edit on 11-8-2020 by Kakamega because: (no reason given)



posted on Aug, 11 2020 @ 01:10 PM
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a reply to: Kakamega

So can you show me some mutations, any mutations that are good radiation caused mutations. Mutations caused by radiation, outside of swamp monsters and Godzilla, they are pretty good but not sure they are valid



posted on Aug, 11 2020 @ 01:19 PM
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a reply to: Raggedyman

Yes, the whole diversity on life on earth are examples. I did use the word "theory". It seems quite logical. WHow do you think evolution happened and is continuing to happen then? What are its triggers?



posted on Aug, 11 2020 @ 01:35 PM
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a reply to: Kakamega

No, it is not logical it’s stupid
Radiation destroys, radiation does not increase DNA information it destroys DNA information.

I have a theory as well, about the alpha gamma rays and men turning into big green monsters, but that’s stupid as well, we can call it a hulking theory but it’s stupid hulking theory.



posted on Aug, 11 2020 @ 01:41 PM
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a reply to: Kakamega

How is it one can postulate so many mutations that never
result in deformations?
edit on 11-8-2020 by carsforkids because: (no reason given)



posted on Aug, 11 2020 @ 01:50 PM
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originally posted by: carsforkids
a reply to: Kakamega

How is it one can postulate so many mutations that never
result in deformations?


But there have been many mutations for the worse. Young animals and young people get cancer. Some species even died out when evolution met with a dead end of making things worse. It is a process over billions of years. That is a long time. We have all the fossils to tell us what has happened.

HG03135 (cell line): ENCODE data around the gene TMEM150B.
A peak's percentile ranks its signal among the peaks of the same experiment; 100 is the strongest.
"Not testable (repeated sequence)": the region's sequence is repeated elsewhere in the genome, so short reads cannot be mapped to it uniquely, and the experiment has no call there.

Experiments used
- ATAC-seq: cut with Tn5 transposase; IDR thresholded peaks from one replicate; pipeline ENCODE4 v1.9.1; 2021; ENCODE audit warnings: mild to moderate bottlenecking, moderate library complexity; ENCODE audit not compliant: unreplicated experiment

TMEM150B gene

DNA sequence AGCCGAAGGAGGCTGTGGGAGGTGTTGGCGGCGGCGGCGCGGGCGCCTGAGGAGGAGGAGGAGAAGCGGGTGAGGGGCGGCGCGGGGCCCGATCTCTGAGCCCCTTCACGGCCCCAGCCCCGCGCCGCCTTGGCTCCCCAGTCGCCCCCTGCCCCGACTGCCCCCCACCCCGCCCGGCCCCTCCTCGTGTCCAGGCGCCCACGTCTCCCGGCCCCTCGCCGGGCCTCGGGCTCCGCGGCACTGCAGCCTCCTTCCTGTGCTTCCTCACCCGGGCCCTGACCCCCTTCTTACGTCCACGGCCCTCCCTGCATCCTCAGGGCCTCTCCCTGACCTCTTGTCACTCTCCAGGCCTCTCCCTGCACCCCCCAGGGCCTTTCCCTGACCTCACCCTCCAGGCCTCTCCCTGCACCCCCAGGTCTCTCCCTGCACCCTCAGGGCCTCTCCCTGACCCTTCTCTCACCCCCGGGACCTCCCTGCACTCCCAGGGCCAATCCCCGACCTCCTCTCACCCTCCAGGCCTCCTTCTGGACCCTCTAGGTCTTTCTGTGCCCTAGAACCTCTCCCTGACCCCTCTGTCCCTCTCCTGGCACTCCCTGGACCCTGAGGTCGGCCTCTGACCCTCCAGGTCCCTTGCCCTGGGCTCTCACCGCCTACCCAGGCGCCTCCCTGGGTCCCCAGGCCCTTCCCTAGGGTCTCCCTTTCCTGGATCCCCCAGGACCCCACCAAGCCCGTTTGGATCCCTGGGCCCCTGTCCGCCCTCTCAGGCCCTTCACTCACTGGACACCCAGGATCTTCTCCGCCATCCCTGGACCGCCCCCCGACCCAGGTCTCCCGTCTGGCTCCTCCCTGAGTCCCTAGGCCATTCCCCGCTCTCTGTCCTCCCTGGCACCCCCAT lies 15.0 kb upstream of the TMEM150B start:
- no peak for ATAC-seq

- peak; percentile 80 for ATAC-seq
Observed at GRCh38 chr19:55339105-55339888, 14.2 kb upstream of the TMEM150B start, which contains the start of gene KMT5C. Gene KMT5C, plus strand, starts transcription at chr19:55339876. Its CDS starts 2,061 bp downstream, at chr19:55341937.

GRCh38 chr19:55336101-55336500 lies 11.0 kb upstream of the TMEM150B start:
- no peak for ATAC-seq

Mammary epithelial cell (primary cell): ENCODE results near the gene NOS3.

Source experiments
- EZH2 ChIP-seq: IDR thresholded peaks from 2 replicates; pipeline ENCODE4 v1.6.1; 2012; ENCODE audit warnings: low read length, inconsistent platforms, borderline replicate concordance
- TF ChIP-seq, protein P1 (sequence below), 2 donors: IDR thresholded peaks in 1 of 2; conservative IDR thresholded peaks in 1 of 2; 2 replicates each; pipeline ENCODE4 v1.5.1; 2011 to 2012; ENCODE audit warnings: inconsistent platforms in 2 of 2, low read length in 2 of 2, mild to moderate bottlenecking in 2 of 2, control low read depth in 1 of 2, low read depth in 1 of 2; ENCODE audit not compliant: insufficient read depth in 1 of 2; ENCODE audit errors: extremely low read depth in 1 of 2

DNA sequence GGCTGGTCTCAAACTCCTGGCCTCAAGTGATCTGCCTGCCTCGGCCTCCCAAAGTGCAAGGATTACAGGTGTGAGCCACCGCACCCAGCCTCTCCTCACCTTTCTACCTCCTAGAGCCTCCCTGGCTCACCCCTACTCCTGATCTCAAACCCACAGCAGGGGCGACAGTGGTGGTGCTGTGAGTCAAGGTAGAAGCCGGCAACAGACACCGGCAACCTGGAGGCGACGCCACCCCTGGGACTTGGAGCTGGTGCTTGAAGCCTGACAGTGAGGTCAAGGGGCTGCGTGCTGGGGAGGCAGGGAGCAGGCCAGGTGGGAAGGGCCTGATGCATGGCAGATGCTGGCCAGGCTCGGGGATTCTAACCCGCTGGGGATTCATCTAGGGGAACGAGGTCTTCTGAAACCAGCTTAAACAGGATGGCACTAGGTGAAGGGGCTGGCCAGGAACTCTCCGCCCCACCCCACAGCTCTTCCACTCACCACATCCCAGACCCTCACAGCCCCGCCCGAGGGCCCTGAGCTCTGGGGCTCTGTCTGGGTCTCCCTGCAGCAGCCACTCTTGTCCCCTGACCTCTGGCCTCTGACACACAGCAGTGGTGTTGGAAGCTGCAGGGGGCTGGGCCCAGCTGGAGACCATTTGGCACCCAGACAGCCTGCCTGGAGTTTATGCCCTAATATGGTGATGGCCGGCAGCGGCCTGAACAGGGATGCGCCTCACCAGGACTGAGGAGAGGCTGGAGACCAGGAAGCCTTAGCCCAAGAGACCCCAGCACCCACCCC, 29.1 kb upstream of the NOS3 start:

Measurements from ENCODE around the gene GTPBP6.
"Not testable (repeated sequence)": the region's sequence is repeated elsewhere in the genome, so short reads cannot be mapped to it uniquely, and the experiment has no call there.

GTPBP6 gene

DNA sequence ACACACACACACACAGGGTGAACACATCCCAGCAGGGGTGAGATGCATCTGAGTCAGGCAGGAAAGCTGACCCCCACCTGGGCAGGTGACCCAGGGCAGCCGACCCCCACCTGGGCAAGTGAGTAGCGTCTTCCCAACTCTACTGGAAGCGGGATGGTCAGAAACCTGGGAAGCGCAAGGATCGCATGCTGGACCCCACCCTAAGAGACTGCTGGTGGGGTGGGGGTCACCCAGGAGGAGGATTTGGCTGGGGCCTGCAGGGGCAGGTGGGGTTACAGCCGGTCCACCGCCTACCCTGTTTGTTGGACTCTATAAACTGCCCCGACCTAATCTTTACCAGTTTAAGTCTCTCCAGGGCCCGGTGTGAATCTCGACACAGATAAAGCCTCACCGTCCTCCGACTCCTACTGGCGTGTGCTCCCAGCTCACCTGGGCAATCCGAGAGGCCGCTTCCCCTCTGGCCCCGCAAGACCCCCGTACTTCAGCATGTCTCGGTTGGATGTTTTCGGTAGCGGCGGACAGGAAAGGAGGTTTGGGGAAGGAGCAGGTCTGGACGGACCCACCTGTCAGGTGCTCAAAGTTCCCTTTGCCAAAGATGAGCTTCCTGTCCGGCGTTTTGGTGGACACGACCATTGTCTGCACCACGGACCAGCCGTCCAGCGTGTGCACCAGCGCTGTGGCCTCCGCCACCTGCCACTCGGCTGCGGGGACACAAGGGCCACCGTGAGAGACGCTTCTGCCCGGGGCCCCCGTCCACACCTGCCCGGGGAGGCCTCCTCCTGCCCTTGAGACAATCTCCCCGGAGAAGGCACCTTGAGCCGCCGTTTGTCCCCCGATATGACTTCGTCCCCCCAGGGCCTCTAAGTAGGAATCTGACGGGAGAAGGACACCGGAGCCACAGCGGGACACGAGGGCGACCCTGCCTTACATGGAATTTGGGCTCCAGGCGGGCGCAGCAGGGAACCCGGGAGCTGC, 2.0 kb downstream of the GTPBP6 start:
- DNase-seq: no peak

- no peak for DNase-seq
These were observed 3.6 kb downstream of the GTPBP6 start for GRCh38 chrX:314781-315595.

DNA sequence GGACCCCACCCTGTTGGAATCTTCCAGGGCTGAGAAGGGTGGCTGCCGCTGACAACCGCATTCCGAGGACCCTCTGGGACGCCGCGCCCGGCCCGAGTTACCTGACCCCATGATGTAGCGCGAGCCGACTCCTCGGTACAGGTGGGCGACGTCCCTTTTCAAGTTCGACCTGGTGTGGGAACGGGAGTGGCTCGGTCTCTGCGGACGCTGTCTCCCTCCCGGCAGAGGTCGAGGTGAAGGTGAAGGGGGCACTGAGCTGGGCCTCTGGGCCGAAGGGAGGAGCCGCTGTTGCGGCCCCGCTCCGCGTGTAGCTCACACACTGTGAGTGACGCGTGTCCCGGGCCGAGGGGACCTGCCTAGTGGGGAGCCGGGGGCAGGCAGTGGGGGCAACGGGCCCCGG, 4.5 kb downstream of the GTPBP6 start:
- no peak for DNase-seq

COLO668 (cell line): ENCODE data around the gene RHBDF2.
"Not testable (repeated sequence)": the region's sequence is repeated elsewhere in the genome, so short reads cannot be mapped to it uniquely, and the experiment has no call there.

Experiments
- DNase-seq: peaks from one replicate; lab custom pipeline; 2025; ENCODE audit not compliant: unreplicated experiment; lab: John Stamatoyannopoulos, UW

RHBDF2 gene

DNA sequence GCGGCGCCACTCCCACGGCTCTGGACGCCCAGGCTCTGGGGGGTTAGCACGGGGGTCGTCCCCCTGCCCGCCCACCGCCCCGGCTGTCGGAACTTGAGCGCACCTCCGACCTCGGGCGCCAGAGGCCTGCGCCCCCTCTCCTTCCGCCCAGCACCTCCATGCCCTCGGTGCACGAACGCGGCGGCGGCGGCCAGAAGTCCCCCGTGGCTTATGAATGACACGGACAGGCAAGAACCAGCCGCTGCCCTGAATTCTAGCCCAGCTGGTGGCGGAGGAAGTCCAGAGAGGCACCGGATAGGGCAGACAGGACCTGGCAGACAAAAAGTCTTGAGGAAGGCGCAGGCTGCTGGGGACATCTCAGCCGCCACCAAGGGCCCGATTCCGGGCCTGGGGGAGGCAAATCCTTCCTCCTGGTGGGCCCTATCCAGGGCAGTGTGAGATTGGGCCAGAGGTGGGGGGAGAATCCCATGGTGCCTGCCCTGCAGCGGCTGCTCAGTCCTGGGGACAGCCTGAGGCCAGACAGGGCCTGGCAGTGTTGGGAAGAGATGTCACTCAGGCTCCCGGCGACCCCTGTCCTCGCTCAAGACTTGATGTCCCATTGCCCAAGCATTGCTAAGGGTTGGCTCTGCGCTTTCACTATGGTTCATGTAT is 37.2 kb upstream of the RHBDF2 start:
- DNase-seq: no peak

It is only as theory, but it seems logical.


edit on 11-8-2020 by Kakamega because: (no reason given)



posted on Aug, 11 2020 @ 01:51 PM
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a reply to: Raggedyman

Come on, it is academically accepted. I wish you would contribute whay you think about life's evolution. You are being negatice.


edit on 11-8-2020 by Kakamega because: (no reason given)



posted on Aug, 11 2020 @ 06:52 PM
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Changes caused by ionizing radiation are dose dependent. We're exposed to radiation all day long just from the sun, not to mention other sources of radiation reaching the Earth. Mutations are not exclusively bad. Most are somatic, meaning they are not inheritable. For instance, if you develop melanoma, the gene that was damaged which caused the melanoma is not passed on to a future generation (there are inheritable cancers not necessarily caused by ionizing radiation).



Question

Mutation occurs quite naturally through mistakes made in copying your DNA. When your cells divide mutations introduce more variety into the genes of a species in terms of survival... this makes it more likely to survive and breed. (ref: AQA Science, Nelson Thornes p.112). My question is can nuclear radiation not only cause cancer but also possibly cause mutation so that future generations become better adapted to the environment?

Answer